Elite Nightclubs Empty as Crisis Hits Oligarchs

MT"If someone isn't able to buy a Bentley, or if some government bureaucrat has to sell his Gulfstream jet for $50 million … that's a good thing," Lebedev said.
At the Soho Rooms nightclub one recent evening, bankers partied with abandon to a decadent theme: "It's the end of the world."

As the country's stock market goes into free fall, the Kremlin struggles to shore up the ruble, and experts predict a wave of corporate bankruptcies, the party may be ending for Russia's super rich.

"The bell has started to toll," billionaire banker Alexander Lebedev said.

The country's oligarchs have acquired a reputation for flashy displays of wealth, overwhelmingly concentrated in Moscow, where residential real estate prices of $40,235 per square meter on Ulitsa Ostozhenka make it among the six most expensive streets in the world.

The number of Russian billionaires has shot up by one-third in just a year, from 53 in 2007 to 71 this year, according to the annual Forbes magazine ranking. Most made their fortunes in commodities in the age of easy credit and surging demand. But all signs point to a nasty economic hangover.

The markets are estimated to have lost around $800 billion since hitting highs back in May — with much of that loss coming in September.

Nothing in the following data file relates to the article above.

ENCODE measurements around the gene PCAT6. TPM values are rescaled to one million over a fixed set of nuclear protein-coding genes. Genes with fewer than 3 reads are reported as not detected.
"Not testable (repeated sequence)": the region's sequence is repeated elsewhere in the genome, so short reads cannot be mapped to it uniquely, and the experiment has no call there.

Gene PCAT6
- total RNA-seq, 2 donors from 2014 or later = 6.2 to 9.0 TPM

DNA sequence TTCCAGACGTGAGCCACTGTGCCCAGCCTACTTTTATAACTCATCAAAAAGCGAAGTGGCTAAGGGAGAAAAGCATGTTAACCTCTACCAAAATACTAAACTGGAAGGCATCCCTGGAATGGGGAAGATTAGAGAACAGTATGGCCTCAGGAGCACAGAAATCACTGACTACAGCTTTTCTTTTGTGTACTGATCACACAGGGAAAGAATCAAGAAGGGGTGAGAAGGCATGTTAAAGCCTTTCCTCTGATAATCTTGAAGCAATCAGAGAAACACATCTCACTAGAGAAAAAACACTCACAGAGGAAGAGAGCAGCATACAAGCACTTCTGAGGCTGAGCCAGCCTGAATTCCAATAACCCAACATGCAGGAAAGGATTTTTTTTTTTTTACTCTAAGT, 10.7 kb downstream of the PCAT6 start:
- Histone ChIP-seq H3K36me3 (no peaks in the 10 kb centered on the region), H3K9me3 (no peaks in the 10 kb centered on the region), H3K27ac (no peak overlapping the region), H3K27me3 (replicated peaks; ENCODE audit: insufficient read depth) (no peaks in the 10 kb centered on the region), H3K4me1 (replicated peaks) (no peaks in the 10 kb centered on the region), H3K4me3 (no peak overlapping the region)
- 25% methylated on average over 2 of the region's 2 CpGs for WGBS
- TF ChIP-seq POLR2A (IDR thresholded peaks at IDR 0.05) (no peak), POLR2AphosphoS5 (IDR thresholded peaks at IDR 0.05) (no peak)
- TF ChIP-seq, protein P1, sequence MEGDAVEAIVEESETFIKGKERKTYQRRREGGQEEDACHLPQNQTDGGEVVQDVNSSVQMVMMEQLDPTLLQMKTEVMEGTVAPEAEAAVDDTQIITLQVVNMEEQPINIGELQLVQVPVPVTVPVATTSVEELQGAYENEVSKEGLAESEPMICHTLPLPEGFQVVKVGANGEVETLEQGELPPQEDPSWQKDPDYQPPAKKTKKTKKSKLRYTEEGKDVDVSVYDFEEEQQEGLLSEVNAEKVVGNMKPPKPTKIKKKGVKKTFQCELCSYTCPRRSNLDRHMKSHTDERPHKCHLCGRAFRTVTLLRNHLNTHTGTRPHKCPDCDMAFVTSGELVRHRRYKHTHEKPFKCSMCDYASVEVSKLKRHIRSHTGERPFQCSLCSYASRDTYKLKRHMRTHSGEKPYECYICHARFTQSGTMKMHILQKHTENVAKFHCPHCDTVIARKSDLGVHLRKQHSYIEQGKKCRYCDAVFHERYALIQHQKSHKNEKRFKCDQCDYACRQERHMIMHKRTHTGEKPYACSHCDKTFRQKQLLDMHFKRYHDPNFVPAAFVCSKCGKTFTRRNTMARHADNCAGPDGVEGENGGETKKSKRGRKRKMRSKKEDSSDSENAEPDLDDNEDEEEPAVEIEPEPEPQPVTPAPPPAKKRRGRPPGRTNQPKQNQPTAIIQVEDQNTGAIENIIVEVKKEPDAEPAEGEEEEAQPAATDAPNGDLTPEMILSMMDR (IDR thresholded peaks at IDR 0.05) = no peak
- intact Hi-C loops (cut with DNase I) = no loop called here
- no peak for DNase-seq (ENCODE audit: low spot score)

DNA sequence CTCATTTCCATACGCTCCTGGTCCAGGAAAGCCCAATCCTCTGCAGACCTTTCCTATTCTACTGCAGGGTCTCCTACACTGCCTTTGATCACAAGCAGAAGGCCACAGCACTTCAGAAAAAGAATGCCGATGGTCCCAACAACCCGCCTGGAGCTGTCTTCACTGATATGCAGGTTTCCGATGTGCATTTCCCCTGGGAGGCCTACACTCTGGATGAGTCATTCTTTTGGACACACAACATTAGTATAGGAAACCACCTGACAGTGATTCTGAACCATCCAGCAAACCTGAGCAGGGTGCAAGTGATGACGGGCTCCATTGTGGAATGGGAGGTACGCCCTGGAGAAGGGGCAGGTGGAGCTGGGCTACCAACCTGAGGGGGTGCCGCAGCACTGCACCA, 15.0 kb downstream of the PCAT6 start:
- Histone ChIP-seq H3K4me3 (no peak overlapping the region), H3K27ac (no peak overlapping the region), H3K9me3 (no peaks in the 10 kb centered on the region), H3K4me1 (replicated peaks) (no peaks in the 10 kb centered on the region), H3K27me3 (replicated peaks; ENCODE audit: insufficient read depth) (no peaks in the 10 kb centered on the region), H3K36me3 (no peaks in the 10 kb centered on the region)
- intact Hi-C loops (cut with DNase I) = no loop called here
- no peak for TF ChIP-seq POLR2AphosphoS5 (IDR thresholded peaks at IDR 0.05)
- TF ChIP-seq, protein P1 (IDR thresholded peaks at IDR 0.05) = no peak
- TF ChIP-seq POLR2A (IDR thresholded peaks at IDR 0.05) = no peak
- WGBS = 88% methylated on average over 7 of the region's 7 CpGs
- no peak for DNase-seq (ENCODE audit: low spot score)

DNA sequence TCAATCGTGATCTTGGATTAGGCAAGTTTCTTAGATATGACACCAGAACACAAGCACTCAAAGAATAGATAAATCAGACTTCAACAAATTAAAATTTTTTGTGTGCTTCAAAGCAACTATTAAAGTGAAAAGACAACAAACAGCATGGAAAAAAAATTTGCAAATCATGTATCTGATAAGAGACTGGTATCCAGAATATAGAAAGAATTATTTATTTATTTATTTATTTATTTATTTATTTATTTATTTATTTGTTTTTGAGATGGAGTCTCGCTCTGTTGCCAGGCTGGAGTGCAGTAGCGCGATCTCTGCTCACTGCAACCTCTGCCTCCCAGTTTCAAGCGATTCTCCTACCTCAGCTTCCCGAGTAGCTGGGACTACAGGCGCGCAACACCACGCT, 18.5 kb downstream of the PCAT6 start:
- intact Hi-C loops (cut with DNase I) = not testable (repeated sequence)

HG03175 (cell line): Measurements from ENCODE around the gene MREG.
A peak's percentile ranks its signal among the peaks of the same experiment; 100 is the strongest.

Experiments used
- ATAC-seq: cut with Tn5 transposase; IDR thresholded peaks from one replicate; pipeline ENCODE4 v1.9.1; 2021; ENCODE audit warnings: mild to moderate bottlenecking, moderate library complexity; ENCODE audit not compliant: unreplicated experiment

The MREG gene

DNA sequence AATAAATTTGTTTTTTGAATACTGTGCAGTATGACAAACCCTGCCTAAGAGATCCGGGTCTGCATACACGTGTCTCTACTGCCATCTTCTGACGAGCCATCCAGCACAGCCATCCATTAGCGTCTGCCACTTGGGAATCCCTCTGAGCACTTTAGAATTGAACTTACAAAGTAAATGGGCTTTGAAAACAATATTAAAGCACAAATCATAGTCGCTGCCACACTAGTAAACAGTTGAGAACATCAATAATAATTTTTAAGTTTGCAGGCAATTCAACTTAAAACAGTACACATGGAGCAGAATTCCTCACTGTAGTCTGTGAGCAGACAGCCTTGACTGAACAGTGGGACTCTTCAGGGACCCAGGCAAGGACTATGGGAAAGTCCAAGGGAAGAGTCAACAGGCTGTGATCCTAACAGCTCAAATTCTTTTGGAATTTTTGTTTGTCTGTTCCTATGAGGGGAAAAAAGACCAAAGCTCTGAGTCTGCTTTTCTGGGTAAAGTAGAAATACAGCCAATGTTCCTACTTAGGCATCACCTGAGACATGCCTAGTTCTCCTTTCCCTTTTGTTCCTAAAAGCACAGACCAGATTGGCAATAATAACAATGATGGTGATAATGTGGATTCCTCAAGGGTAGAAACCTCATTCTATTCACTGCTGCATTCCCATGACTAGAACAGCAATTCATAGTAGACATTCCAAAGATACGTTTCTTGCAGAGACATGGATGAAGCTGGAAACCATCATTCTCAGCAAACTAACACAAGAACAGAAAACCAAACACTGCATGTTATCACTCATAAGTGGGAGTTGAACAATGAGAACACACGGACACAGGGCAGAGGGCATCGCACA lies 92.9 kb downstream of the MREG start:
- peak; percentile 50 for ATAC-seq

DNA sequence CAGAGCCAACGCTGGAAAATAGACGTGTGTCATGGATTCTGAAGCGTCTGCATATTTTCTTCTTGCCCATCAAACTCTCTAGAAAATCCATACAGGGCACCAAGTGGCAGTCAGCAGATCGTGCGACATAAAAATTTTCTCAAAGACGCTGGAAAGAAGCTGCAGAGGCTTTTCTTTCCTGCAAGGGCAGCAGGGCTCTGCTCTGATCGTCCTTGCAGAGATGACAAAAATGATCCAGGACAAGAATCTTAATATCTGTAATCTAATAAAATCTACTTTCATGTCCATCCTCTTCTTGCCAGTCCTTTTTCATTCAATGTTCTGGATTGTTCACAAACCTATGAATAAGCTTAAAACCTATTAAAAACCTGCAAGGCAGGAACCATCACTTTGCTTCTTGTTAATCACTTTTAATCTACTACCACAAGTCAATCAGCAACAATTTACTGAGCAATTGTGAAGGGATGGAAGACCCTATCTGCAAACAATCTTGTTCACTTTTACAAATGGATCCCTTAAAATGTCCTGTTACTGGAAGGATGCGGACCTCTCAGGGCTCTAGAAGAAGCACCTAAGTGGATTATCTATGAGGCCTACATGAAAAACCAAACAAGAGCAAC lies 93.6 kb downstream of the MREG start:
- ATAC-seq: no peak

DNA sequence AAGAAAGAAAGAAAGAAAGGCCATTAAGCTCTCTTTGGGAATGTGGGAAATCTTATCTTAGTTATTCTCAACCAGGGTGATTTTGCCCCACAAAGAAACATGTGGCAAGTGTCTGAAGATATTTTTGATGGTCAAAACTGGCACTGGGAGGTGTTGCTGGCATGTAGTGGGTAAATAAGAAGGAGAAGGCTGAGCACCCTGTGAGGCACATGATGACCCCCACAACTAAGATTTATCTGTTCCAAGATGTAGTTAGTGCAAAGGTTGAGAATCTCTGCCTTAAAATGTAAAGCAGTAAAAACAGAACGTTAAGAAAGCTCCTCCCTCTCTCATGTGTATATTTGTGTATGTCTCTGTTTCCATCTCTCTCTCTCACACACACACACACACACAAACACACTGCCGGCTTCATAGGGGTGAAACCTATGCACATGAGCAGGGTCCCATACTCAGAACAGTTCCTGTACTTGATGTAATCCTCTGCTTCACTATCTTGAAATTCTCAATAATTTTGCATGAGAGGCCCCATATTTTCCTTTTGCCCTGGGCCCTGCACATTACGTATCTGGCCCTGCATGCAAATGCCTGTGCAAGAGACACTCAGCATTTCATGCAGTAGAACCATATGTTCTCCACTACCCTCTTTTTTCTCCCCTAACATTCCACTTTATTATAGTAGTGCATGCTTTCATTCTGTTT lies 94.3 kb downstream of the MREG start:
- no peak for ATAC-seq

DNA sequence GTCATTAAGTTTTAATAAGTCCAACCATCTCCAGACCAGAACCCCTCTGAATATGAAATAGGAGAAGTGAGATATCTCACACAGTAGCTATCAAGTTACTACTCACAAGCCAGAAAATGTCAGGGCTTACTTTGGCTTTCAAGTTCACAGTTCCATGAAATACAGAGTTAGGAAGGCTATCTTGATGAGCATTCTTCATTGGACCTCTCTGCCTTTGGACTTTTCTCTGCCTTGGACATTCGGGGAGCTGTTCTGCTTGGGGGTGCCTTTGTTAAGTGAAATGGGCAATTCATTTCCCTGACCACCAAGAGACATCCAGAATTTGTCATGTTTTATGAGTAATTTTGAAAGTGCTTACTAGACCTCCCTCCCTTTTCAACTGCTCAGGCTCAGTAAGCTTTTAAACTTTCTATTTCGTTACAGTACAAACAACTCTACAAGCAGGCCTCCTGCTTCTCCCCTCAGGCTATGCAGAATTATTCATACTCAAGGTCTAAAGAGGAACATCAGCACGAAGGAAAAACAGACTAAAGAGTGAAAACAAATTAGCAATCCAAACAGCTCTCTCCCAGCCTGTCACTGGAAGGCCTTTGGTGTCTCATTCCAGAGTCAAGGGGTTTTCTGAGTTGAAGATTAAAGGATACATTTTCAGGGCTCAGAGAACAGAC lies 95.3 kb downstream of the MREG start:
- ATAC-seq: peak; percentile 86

The country is earning $400 million less per day from oil and gas than it was in early July, when it was raking in around $1.3 billion, said UralSib strategist Chris Weafer.

Exclusive nightclubs, where a decent table can cost tens of thousands of dollars, look set for a hard hit.

A tour of trendy spots this past weekend found uncrowded bars and empty VIP sections.

Fashionable clubs like Soho Rooms and Most — usually teeming with wealthy youth — echoed with the dance steps of the few who had bothered to turn up.

But many oligarchs and merely wealthy "minigarchs" — like businessman Vladimir Pirozhkov — appear loathe to ditch their hedonistic habits.

"Financial institutions will be affected," Pirozhkov, sporting designer stubble, shouted over the pulsating beat at the fashionable downtown Denis Simachev bar.

"But on the other hand, people will keep coming here," he said. "It's a very popular place; it's sort of a magnet of the city."

Lebedev appeared remarkably cool for a businessman who has lost around half of his estimated $3.1 billion wealth in the stock market plunge.

"I can only hope that what the people call a crisis will be a cold shower for a lot of hotheads on the Forbes list here," said the gray-haired Lebedev, 49, perched on a couch in his Moscow office.

Ranked by Forbes as the world's 358th richest man, Lebedev said he welcomed the financial pinch, which he said will help bring sanity to a city where a cup of coffee can put you back $10, a glass of lousy wine at a good restaurant costs $15 and a three-bedroom apartment in a modest central neighborhood can cost $10,000 a month.

All this in a country where the average official monthly income is around $700.

"If someone isn't able to buy a Bentley, or if some government bureaucrat has to sell his Gulfstream jet for $50 million of his hard-earned money … that's a good thing," Lebedev said.

For the fabulously rich, the turmoil isn't cause for consternation just yet, said Nikolai Uskov, editor-in-chief of GQ magazine's Russian-language edition.

"The richest Russians will continue to consume huge amounts and they simply can't stop," he said. "If you want to buy new watches and you have the money, you'll keep buying them. I think they won't care about another 10,000 or 20,000 euros even during a crisis time."